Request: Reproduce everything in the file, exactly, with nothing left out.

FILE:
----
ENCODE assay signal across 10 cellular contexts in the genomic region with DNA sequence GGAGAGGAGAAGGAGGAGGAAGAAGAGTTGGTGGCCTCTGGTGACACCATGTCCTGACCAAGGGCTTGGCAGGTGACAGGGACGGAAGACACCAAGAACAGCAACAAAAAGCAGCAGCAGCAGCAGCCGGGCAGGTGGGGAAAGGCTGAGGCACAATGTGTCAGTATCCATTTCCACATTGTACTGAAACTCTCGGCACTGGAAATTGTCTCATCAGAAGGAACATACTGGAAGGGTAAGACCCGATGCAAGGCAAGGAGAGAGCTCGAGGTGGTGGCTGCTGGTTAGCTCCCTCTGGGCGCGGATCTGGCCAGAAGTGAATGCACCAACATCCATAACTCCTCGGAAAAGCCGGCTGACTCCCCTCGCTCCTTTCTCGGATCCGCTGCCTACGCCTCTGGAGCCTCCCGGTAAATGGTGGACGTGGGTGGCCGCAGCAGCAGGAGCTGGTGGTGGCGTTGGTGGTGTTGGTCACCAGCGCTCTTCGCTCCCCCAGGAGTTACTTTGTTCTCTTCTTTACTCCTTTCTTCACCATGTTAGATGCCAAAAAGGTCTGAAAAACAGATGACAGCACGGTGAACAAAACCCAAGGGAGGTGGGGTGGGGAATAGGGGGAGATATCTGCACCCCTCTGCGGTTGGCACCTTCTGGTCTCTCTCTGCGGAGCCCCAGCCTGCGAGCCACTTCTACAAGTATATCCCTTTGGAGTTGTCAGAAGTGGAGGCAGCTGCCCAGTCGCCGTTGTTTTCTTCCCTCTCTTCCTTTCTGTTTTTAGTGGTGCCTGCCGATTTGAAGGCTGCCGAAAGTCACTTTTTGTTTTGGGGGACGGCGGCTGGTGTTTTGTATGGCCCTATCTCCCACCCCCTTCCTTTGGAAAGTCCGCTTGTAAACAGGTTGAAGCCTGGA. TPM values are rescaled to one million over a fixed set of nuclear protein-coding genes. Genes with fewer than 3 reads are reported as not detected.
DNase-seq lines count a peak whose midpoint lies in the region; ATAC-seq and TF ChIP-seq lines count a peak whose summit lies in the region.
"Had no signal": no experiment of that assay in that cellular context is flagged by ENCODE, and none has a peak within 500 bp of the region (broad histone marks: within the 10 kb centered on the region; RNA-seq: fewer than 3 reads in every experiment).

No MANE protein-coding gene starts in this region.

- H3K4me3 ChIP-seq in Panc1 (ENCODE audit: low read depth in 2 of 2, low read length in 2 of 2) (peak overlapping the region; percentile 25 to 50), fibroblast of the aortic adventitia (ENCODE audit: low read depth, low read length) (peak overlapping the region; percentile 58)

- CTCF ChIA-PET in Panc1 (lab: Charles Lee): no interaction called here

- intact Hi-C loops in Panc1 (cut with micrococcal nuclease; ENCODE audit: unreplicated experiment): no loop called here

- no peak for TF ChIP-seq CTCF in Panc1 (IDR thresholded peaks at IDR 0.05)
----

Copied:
ENCODE assay signal across 10 cellular contexts in the genomic region with DNA sequence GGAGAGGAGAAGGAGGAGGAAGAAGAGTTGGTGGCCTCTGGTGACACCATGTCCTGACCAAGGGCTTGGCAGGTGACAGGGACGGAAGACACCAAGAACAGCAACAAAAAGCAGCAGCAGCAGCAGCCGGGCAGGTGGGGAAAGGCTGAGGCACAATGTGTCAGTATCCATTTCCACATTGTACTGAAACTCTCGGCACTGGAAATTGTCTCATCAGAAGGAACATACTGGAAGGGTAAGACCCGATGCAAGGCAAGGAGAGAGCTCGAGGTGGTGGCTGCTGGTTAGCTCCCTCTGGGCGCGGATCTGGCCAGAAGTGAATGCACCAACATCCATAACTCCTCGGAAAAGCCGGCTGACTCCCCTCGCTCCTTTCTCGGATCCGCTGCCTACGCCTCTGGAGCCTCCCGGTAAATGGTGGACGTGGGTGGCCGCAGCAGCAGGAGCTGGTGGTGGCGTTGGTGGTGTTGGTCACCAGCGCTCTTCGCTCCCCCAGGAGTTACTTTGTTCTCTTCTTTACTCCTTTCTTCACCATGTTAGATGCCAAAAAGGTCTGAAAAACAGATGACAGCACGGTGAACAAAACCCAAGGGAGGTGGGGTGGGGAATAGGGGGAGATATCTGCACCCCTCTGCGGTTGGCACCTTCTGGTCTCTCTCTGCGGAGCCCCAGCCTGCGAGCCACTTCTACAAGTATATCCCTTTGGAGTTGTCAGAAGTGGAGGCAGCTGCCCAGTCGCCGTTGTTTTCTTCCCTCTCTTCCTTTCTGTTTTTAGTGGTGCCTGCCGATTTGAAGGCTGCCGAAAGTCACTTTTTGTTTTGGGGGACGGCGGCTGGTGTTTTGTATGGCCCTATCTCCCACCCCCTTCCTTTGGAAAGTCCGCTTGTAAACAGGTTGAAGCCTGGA. TPM values are rescaled to one million over a fixed set of nuclear protein-coding genes. Genes with fewer than 3 reads are reported as not detected.
DNase-seq lines count a peak whose midpoint lies in the region; ATAC-seq and TF ChIP-seq lines count a peak whose summit lies in the region.
"Had no signal": no experiment of that assay in that cellular context is flagged by ENCODE, and none has a peak within 500 bp of the region (broad histone marks: within the 10 kb centered on the region; RNA-seq: fewer than 3 reads in every experiment).

No MANE protein-coding gene starts in this region.

- H3K4me3 ChIP-seq in Panc1 (ENCODE audit: low read depth in 2 of 2, low read length in 2 of 2) (peak overlapping the region; percentile 25 to 50), fibroblast of the aortic adventitia (ENCODE audit: low read depth, low read length) (peak overlapping the region; percentile 58)

- CTCF ChIA-PET in Panc1 (lab: Charles Lee): no interaction called here

- intact Hi-C loops in Panc1 (cut with micrococcal nuclease; ENCODE audit: unreplicated experiment): no loop called here

- no peak for TF ChIP-seq CTCF in Panc1 (IDR thresholded peaks at IDR 0.05)